Sales Funnel Bible — Chapter 5

Sales funnels are the most important part of your business. Get an early glimpse into how they can help your business by reading this early draft excerpted from my Sales Funnel Bible book.

Early draft of Aaron Hoos' book Sales Funnel Bible

Chapter 5. The sales funnel model (stages and other models)

The sales funnel is your business. Sales funnel theorists in the past have understood this and they have tried to depict the full sales funnel in different ways. With the understanding that there are different efforts that make up the sales funnel (i.e. marketing, sales, transaction and delivery), they have divided up the sales funnel in different ways to help people understand it better.

In this chapter, I’m going to go through several of the most popular sales funnel models. As you’ll see in a moment, even though they might express the concepts differently, there are similarities that they all share (specifically, they can all be understood as having a wide funnel top and a narrow funnel bottom, and they all map the journey of someone who goes from prospective buyer to actual buyer).

2-stage sales funnel
1. Attracting a prospective market
2. Presenting your offering to that prospective market

This is the simplest of all the funnels. I like it because it is so simple. Yet, I feel that it over-simplifies the idea of the sales funnel a little too much, especially in shortchanging the bottom-of-the-funnel activities like transaction, delivery, and follow-up.

3-stage sales funnel
1. Lead generation
2. Prospecting
3. Sale/Delivery

This is probably the most famous of all of the sales funnel models because it is based around an effective selling structure made famous by sales experts like Tom Hopkins. I like this funnel a lot because it nicely balances simplicity with a fuller understanding of the process.

4-stage sales funnel
I’ve seen the 4-stage sales funnel depicted in a couple of ways. Here’s one way…
1. Target market
2. Lead generation
3. Prospecting
4. Sale/Delivery

And here’s the other way…
1. Lead generation
2. Prospecting
3. Sale/Delivery
4. Follow-up

The first one puts some of the emphasis at the widest part of the funnel, noting the importance of a target market. The second one puts some emphasis at the narrowest part of the funnel, noting the importance of follow-up and making additional sales. It shouldn’t come as a surprise that my favorite sales funnel model is theā€¦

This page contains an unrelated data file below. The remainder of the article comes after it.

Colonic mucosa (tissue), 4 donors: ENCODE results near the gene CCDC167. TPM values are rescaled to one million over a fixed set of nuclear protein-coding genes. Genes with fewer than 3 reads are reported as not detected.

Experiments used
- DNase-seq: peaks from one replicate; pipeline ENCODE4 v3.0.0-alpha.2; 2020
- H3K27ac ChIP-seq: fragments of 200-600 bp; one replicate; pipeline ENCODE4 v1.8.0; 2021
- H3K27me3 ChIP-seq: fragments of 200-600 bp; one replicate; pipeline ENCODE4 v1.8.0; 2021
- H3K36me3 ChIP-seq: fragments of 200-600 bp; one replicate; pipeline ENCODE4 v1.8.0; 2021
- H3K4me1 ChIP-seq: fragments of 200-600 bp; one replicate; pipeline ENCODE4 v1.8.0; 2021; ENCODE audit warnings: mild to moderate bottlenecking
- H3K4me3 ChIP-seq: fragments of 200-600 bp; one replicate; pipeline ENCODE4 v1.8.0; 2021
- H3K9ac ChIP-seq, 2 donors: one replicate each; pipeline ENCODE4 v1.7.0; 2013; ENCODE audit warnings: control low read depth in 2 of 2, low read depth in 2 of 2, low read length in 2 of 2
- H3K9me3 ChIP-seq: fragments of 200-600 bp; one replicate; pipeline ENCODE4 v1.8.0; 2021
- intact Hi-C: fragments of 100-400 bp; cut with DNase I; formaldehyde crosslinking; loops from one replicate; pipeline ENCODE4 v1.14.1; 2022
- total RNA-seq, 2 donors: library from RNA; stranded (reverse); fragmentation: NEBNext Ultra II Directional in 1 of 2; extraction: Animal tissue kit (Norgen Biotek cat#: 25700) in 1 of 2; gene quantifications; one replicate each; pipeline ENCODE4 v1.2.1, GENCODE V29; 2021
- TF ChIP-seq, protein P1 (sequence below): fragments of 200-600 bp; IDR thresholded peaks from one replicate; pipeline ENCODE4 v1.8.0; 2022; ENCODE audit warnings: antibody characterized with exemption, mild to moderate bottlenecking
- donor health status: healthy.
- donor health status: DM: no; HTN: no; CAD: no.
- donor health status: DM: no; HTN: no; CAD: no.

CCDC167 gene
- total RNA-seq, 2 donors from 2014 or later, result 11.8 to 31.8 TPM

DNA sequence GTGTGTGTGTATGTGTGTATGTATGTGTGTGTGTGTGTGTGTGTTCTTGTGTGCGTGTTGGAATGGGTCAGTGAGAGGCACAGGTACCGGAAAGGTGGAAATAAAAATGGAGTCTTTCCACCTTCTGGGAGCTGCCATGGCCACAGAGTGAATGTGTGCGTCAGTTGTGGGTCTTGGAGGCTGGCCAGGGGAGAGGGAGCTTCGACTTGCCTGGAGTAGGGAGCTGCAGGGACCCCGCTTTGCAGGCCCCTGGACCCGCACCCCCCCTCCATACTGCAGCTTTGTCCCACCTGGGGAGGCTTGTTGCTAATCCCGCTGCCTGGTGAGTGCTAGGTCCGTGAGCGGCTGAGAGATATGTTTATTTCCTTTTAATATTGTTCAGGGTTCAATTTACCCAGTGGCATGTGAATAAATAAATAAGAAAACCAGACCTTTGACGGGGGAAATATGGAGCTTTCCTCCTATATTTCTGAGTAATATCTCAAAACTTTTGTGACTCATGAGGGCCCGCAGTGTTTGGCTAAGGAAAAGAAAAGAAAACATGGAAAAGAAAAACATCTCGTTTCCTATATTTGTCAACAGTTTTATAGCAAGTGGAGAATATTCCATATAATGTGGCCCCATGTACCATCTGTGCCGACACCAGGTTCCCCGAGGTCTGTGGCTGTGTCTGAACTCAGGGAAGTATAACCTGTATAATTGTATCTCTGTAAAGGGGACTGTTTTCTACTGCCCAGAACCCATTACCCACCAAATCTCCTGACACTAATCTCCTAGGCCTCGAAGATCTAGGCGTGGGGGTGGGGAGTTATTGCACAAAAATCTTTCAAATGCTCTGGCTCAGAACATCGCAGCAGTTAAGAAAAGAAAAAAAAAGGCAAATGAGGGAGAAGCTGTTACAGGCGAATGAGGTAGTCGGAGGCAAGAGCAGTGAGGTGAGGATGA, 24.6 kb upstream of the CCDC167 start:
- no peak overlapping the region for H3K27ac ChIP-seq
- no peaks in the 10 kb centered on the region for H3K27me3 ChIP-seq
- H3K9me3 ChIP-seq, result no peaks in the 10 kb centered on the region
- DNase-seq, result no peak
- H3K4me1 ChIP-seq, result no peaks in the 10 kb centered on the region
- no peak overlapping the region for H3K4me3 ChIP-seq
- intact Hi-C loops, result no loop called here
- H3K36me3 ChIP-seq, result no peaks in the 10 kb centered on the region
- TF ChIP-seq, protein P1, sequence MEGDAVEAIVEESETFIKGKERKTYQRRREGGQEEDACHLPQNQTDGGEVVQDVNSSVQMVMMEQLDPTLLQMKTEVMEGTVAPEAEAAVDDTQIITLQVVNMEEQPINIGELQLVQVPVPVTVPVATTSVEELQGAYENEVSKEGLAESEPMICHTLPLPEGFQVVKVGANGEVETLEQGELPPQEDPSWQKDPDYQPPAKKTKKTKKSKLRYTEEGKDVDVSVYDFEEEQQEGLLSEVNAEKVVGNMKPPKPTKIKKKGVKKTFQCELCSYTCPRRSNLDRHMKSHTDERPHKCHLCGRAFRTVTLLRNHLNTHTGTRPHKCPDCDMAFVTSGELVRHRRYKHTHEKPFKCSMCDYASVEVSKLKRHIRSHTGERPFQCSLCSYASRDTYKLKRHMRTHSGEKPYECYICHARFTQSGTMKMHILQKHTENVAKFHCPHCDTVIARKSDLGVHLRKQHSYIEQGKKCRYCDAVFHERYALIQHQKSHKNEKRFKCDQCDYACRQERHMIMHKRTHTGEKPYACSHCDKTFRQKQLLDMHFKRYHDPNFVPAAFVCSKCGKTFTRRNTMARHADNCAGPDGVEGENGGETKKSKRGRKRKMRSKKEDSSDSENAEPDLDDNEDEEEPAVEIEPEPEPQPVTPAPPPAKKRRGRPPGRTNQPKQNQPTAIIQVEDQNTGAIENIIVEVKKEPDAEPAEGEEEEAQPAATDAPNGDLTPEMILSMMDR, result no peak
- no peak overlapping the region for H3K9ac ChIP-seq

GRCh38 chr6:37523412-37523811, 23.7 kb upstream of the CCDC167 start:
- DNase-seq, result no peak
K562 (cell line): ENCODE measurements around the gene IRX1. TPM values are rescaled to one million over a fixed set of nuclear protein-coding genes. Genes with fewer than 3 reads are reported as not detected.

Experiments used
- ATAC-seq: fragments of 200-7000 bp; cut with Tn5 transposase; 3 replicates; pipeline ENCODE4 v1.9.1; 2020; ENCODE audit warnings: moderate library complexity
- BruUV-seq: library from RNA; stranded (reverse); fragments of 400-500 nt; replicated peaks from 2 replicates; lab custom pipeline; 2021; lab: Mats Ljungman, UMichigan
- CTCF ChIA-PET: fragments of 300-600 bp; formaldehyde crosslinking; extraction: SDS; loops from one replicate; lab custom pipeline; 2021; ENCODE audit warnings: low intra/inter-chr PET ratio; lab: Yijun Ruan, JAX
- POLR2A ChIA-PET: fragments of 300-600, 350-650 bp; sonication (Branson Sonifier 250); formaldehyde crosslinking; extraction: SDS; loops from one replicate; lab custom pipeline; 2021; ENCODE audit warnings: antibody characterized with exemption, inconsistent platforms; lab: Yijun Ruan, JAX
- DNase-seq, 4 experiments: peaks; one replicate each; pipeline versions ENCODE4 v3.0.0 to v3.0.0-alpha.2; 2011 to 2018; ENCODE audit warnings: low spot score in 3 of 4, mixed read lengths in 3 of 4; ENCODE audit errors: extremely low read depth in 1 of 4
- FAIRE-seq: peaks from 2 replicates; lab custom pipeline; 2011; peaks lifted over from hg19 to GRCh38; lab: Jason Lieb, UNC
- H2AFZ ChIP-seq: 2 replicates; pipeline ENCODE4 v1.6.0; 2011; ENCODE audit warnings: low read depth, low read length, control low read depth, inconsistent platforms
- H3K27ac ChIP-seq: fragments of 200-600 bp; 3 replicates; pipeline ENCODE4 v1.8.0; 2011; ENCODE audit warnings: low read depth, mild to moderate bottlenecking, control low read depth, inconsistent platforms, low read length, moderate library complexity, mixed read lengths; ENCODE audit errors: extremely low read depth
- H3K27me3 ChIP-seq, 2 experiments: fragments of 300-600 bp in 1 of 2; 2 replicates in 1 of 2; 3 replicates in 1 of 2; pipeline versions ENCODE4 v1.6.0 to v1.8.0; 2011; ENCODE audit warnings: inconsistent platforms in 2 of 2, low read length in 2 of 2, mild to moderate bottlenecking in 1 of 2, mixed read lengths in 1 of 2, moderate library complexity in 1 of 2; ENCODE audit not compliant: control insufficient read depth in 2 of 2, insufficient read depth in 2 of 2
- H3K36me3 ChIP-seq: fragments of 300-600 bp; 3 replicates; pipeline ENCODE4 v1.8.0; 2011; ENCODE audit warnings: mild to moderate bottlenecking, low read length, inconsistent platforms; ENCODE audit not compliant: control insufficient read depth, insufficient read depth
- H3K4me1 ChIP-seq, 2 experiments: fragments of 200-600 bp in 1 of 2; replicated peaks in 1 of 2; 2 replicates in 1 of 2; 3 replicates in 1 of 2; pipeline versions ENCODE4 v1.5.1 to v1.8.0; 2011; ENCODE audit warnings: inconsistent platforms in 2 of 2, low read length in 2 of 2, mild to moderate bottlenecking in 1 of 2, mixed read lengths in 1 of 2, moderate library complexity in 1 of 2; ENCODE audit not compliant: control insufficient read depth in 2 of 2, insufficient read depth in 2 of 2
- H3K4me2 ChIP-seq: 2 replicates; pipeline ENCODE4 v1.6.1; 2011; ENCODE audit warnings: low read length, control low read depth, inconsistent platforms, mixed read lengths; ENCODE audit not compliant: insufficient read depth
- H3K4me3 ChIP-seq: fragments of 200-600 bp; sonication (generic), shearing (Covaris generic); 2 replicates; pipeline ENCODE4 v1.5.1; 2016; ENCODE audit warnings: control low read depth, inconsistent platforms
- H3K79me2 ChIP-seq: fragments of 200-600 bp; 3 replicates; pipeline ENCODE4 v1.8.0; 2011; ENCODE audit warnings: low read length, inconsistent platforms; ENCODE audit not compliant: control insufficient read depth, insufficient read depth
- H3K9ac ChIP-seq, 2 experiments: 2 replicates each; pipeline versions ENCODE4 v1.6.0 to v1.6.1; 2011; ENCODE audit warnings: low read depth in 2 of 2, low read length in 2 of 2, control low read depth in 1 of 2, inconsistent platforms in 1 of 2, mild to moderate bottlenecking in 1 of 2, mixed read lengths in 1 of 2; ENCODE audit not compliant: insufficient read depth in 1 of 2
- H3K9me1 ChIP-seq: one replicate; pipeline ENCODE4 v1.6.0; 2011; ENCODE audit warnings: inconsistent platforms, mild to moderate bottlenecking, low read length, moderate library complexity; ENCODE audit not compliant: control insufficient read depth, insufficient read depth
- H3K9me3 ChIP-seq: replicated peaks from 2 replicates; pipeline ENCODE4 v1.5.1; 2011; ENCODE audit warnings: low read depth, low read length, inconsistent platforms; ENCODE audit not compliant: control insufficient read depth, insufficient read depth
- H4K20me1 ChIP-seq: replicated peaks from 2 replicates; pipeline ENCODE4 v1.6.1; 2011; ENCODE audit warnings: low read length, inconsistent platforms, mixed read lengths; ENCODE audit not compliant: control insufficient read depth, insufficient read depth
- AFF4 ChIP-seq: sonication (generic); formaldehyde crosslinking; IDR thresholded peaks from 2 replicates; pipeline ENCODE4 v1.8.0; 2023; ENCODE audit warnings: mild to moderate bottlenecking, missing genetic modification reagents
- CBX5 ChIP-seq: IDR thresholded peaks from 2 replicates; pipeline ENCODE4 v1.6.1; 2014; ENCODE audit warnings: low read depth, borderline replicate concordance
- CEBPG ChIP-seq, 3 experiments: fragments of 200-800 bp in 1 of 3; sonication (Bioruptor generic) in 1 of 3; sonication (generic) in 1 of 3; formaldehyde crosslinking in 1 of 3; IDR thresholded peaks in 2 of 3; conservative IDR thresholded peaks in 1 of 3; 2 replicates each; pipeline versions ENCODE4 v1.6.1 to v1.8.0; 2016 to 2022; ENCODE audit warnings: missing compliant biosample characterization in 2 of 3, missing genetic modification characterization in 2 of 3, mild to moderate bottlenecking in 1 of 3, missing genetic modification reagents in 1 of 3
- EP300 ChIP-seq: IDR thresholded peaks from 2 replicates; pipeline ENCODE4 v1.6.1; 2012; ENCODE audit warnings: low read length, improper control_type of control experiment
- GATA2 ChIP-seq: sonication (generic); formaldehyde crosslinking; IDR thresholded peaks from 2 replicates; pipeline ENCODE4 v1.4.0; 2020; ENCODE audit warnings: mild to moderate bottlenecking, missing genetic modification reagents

5-stage sales funnel
1. Target market
2. Lead generation
3. Prospecting
4. Sale/Delivery
5. Follow-up

This 5-stage model combines the best of both of the 4-stage models, while still preserving the simplicity of the sales funnel concept.

There are other sales funnel models. I’ve seen sales funnels with 6 stages, 10 stages, and more.

So which one is correct?

Although thinking of your sales funnel in terms of stages can sometimes be helpful when approaching it at a very high level, I’m going to suggest to you that at a practical level, it doesn’t matter that much. If you like the 2 or 3 or 4 or 5 or 10 or 50-stage sales funnel, use it. (I prefer a nice balance between comprehensiveness and simplicity, which is why I usually end up talking about the 5-stage sales funnel on the occasions that I do talk about stages).

But keep reading because I’m going to show you a way to understand your sales funnel more deeply than at these simplified, high-level stages.

 
 
This chapter is excerpted from an early draft of my book. Comments and constructive criticisms are welcome. Please be aware that the chapter content and chapter order may change by publication.
 
 

Aaron Hoos

Aaron Hoos is a writer, strategist, and investor who builds and optimizes profitable sales funnels. He is the author of The Sales Funnel Bible and he's a real estate investor and a copywriter for real estate investors.

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